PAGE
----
- African-Americans comprise 13 percent of the U.S. population and 14 percent of the monthly drug users, but 37 percent of the people arrested for drug-related offenses in America.
- Studies show that police are much more likely to pull over and frisk blacks or Latinos than whites. In New York City, 80 percent of the stops made by the NYPD were blacks and Latinos, and 85 percent of those people were frisked, compared to a mere 8 percent of the white people stopped.
- After being arrested, blacks are 33 percent more likely than whites to be detained while facing a felony trial in New York.
- In 2010, the U.S. Sentencing Commission reported that blacks receive 10 percent longer sentences than whites through the federal system for the same crimes.
- African-Americans are 21 percent more likely than whites to receive mandatory minimum sentences and 20 percent more likely to be sentenced to prison than white drug defendants.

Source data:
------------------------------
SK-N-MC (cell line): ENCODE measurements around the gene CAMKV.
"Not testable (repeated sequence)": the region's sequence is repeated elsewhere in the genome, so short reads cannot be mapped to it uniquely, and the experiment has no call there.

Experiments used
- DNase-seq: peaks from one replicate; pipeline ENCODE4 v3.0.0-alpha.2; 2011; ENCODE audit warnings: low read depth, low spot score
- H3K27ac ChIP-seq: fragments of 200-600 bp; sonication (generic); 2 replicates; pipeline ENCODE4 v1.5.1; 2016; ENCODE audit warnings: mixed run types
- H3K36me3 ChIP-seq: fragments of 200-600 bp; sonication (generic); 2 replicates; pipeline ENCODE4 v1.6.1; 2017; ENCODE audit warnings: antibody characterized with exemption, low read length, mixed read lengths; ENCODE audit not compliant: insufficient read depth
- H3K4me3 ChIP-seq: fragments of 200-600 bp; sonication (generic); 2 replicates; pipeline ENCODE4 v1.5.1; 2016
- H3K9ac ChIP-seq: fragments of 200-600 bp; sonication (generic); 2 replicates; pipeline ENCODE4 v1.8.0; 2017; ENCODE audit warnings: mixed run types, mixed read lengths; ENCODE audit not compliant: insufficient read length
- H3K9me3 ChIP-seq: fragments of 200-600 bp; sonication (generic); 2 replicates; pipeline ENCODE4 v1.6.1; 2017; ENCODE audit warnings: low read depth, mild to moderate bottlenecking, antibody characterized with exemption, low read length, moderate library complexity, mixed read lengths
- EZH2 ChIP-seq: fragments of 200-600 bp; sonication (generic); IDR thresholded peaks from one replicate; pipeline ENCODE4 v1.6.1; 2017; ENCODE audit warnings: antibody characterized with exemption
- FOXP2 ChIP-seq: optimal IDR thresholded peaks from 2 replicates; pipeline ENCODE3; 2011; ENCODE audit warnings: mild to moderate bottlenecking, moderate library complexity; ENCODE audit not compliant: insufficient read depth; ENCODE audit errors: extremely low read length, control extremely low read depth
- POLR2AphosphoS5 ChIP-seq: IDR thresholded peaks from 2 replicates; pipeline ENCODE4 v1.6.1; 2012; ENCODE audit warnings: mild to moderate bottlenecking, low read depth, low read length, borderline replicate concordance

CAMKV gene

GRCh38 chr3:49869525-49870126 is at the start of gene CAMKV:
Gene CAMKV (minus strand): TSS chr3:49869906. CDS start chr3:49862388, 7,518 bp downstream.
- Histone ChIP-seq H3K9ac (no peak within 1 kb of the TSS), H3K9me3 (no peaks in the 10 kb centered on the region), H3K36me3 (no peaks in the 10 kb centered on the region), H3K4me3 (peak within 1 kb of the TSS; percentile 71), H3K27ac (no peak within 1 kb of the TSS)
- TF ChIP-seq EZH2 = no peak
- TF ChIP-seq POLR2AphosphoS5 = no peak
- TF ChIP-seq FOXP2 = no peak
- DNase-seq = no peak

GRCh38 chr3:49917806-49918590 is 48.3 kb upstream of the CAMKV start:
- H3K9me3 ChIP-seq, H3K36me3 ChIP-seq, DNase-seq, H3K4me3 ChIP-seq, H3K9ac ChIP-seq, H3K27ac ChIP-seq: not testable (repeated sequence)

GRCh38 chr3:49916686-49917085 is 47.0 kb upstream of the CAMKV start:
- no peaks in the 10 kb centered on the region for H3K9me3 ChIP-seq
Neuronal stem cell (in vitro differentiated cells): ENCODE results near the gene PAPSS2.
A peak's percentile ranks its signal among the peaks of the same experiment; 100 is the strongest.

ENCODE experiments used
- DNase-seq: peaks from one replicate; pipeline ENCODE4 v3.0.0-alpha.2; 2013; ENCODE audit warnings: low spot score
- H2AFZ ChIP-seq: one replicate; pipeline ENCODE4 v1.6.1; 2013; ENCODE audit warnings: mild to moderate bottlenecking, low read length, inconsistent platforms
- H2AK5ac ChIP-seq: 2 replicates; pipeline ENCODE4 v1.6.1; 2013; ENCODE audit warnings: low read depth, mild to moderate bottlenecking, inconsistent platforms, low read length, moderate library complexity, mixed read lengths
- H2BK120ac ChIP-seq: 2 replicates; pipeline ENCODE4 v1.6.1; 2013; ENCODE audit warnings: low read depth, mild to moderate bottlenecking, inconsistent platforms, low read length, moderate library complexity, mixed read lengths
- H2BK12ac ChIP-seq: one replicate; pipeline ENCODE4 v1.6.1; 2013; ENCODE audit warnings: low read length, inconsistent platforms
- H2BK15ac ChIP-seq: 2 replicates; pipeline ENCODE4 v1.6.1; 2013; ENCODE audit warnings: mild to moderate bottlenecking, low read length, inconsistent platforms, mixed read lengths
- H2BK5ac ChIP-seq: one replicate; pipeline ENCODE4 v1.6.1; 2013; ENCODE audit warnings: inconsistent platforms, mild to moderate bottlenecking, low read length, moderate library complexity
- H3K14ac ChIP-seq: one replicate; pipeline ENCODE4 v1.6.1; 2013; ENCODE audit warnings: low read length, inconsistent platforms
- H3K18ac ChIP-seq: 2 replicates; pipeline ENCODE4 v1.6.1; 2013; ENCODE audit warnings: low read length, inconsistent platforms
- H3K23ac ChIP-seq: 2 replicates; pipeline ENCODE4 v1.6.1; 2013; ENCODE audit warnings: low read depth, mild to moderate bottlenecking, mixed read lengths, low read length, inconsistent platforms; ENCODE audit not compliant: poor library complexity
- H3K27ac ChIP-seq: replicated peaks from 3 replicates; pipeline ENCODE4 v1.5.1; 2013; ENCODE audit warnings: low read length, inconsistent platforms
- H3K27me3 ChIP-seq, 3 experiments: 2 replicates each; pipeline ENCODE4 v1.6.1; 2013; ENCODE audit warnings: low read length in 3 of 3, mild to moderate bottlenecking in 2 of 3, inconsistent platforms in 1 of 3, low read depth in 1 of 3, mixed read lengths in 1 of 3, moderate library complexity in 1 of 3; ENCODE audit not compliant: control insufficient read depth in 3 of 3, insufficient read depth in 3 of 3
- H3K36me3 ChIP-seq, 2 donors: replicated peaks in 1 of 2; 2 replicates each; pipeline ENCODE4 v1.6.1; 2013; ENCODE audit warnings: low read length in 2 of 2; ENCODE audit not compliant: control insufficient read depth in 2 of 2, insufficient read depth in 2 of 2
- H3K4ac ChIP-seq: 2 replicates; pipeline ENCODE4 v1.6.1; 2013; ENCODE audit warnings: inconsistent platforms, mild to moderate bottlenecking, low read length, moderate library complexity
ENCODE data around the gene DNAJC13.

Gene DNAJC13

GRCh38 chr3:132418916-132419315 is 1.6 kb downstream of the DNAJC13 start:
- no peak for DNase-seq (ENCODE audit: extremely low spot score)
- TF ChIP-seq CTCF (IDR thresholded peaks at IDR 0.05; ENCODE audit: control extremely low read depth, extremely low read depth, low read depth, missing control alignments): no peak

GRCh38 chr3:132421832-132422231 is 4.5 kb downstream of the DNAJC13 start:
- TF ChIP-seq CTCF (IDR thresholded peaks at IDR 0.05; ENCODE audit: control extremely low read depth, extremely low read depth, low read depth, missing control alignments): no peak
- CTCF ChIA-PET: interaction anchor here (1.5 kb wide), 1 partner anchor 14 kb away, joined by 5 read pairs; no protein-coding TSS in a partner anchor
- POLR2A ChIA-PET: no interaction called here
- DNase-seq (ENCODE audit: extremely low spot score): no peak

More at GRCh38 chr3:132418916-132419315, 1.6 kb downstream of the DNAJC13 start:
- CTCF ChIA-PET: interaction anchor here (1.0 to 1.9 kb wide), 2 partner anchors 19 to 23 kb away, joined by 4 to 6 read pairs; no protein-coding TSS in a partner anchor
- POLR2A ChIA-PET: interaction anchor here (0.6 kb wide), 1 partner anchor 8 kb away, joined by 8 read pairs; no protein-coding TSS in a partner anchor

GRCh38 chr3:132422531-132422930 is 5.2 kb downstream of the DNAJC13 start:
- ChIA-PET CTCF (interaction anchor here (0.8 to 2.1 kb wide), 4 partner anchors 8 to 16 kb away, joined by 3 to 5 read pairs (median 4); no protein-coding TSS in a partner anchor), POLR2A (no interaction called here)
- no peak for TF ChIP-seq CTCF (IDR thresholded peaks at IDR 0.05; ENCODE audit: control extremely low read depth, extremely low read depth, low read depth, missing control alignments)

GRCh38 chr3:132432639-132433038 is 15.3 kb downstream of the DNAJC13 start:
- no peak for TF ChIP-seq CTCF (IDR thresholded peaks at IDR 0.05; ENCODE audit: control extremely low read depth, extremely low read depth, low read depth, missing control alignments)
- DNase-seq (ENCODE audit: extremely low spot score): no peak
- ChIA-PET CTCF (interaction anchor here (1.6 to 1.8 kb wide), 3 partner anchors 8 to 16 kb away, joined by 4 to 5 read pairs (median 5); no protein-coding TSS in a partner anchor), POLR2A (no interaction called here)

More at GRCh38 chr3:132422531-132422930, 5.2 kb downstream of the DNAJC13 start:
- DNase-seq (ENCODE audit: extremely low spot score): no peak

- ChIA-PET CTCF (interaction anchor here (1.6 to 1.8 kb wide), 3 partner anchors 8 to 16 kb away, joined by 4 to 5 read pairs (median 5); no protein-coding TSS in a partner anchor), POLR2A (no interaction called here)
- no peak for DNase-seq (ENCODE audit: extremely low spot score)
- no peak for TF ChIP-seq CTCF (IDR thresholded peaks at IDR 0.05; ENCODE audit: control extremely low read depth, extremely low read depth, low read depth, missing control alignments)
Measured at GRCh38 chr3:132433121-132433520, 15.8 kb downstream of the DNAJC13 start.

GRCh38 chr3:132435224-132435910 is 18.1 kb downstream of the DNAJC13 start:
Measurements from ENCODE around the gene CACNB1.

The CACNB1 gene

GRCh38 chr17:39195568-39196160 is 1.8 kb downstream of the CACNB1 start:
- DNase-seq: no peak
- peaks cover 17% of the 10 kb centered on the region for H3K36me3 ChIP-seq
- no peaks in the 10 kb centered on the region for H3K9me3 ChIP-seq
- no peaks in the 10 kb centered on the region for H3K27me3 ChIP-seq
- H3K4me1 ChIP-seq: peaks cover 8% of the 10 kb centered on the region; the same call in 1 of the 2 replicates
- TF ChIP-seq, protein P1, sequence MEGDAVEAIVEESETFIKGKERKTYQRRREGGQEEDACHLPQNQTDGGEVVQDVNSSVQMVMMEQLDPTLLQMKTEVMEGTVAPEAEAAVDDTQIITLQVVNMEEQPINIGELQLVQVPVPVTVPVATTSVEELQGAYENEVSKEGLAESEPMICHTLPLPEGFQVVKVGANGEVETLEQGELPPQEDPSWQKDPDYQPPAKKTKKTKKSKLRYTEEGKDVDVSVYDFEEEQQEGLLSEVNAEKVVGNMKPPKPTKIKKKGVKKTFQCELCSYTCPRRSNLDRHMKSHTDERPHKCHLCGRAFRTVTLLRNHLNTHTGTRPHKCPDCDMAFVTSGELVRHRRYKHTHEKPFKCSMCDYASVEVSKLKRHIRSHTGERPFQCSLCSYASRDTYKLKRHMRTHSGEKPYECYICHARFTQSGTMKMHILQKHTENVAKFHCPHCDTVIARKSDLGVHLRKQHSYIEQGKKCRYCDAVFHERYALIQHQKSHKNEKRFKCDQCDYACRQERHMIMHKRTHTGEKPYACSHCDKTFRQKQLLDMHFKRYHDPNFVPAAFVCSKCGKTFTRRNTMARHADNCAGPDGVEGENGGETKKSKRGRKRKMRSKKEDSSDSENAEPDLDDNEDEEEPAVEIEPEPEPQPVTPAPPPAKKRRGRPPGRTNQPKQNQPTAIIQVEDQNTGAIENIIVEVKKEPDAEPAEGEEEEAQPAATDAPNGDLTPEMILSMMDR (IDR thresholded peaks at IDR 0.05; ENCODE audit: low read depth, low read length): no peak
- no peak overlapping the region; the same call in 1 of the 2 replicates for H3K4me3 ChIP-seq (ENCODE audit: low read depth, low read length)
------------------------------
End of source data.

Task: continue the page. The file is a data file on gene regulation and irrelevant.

- In a 2009 report, two-thirds of the criminals receiving life sentences were non-whites. In New York, it is 83 percent.
- Blacks make up 57 percent of the people in state prisons for drug offenses.
- The U.S. Bureau of Justice Statistics concluded that a black male born in 2001 had a 32 percent chance of going to jail in his lifetime, while a Latino male has a 17 percent chance, and a white male only 6 percent.
- In 2012, 51 percent of Americans expressed anti-black sentiments in a poll; a 3 percent increase from 2008.
- A survey in 2011 revealed that 52 percent of non-Hispanic whites expressed anti-Hispanic attitudes.
- Reports show that nearly 50 percent of Americans under 18 are minorities, but 80 percent of retirees are white. The trend projects a reversal in the population where by 2030, the majority of under 18s will be of color, and by 2042 nonwhites will be the majority of the U.S. population.
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Sources: Common Dreams, NBC, CNN